First Love by Joyce Carol Oates

 

 

Firstlove
First Love: A Gothic Tale by Joyce Carol Oates, Illus. by Barry Moses. The Echo Press/W.W. Norton 1996. 86 pp    [Library copy.]

I'm a fervent fan of Joyce Carol Oates, though I'll admit I don't appreciate all her works equally. I hate to use the judgment "like," as it isn't professional in a critical approach to a book, so I'll say I partially appreciated 'First Love,' with a few reservations. (And I do wish more reviews focused more on criticism and not direct "like" or "dislike." Things are seldom so cut and dried, though I've been lazy in that exact same way myself, so I'm not without sin.)

Even considering my familiarity with her work, I find it difficult to write a review of 'First Love.' On the one hand it's delightfully Gothic, a twisty-turny little book with a bite. On the other the characterizations left me a bit hollow. Or, I should say, the characters themselves felt hollow, under-developed. Did she intend to keep her distance? Could be. If so, I don't feel it particularly worked. Perhaps she misjudged.

I know the theme of a near-incestuous relationship between cousins Jared, Jr. (the seminary student home from school due to his mental issues) and his 11-year old cousin Josie, is upsetting and some will dismiss the entire book due to their distaste of this part of the plot. But, in this case, I believe it was more an issue of ultimate control between the older and younger cousins, with sexual undertones, almost vampyric control actually. Yes, he stripped her naked and washed her and yes he called her "good girl, good girl" before drawing blood first from himself and then her, blood which he blended in ways I won't say. And yes, that's creepy. But that's the point; it was meant to be creepy, to illustrate what was either a mental illness or more a possession of the "Someone call an exorcist" kind. It could go either way. Or both, I guess:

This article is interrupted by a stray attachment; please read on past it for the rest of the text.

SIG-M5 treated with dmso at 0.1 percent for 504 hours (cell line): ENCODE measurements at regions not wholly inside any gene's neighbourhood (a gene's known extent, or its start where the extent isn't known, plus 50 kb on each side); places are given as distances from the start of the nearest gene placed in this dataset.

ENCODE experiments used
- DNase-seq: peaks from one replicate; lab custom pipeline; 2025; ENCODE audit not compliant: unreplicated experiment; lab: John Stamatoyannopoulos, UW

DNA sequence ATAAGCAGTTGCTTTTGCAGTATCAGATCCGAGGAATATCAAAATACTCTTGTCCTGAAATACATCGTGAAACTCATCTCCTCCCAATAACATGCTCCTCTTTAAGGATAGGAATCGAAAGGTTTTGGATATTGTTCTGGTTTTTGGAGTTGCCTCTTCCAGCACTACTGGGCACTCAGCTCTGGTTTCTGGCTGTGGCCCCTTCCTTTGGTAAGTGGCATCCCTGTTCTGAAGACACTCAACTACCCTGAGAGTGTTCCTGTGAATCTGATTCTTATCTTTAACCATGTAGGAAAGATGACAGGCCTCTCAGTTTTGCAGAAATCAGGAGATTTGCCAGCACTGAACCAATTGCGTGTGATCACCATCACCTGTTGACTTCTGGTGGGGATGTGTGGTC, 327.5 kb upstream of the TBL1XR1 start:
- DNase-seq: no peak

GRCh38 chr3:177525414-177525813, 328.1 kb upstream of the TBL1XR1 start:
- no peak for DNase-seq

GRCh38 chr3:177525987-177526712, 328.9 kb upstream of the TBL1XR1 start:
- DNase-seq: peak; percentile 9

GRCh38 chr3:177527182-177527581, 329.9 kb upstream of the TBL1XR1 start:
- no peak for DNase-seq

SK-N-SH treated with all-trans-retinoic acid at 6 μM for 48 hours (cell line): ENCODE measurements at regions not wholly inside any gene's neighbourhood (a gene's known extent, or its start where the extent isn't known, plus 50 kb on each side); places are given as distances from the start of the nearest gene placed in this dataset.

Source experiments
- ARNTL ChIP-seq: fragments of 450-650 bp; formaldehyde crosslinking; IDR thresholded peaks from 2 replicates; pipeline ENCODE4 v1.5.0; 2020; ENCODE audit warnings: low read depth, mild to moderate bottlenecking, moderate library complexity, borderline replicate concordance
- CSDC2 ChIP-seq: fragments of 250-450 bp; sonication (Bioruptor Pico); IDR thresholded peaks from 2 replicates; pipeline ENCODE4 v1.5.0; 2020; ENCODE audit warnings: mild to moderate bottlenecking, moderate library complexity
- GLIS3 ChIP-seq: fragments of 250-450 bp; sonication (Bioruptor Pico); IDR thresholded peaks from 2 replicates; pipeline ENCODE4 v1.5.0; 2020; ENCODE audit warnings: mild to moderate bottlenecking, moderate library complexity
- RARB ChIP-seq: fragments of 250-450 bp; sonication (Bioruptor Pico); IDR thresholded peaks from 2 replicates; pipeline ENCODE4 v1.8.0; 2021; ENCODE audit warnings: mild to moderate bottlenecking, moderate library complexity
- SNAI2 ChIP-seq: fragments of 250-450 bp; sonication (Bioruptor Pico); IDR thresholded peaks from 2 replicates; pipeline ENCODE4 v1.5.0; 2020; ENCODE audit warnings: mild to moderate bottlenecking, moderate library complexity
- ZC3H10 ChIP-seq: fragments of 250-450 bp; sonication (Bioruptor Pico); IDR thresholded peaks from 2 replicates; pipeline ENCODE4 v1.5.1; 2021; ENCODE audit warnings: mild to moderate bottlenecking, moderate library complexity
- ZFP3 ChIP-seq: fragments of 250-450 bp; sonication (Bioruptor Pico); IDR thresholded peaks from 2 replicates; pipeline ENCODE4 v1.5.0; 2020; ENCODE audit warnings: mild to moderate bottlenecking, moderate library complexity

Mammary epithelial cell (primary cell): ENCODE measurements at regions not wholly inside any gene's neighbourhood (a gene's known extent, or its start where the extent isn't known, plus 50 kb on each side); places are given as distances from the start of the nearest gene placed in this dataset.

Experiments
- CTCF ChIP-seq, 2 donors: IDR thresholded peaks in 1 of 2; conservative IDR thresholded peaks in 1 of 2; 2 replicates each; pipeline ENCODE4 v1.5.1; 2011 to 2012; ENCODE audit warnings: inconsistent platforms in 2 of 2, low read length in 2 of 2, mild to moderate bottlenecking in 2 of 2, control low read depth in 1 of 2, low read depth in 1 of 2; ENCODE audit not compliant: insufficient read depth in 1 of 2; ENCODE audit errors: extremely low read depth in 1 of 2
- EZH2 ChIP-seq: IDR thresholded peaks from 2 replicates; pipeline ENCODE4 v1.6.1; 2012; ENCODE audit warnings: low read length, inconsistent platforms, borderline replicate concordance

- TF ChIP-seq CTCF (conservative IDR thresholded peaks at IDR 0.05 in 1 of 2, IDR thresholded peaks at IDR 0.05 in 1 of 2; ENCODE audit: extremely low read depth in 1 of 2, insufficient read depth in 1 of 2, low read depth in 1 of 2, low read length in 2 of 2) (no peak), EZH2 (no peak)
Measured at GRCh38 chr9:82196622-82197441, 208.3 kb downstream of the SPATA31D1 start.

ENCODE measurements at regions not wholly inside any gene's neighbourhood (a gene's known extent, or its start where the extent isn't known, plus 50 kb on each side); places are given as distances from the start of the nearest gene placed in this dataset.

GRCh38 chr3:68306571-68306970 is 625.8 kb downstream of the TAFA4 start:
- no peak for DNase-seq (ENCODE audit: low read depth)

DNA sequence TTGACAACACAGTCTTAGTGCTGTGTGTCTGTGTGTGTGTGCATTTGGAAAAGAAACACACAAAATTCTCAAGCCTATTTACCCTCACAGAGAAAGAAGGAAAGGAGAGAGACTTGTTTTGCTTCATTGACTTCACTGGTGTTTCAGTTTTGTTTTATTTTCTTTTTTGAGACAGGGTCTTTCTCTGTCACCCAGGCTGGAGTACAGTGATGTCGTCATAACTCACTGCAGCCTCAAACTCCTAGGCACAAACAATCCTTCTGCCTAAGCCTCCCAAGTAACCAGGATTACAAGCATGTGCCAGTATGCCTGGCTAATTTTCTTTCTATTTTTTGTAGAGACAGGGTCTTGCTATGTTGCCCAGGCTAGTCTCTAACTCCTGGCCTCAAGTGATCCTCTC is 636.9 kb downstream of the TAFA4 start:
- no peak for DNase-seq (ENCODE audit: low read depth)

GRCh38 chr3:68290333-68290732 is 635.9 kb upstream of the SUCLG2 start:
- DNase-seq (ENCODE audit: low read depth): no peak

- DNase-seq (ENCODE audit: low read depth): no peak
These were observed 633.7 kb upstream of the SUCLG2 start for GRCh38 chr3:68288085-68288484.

"Mother said tartly, "Sick?' — what's 'sick'? Who is 'well'? Do you imagine, if you or I were minutely examined, we would be one hundred percent 'well'?"

Good point.

Still and all, the most hollow character, who is very active behind the scene, is Josie's mother. She was beautiful, had left her husband, got a job and almost certainly had an affair. But we have only the barest knowledge of her.

And the religion: the different portraits of Christ, plus the symbolic snake, in this case both sexual and the traditional evil introduced into Eden – the black snake Jared, Jr. claimed to have transformed himself into, take that as you will. Not to mention the family legacy of the men becoming Reverends, and the italicizing of the "Reverend's house." Religion was all over the place, never seen as a positive thing but rather a force to be dealt with and accepted.

Overall, I would recommend the book to Oates fans as well as those into the Gothic. Others less attuned to books delving into evil you may want to give this one a pass. I'm still digesting it, myself, all 86 tiny pages of it. I debated between 3 and 4 stars for far too long, deciding on three for its incomplete coherence and somewhat undeveloped characters.

 

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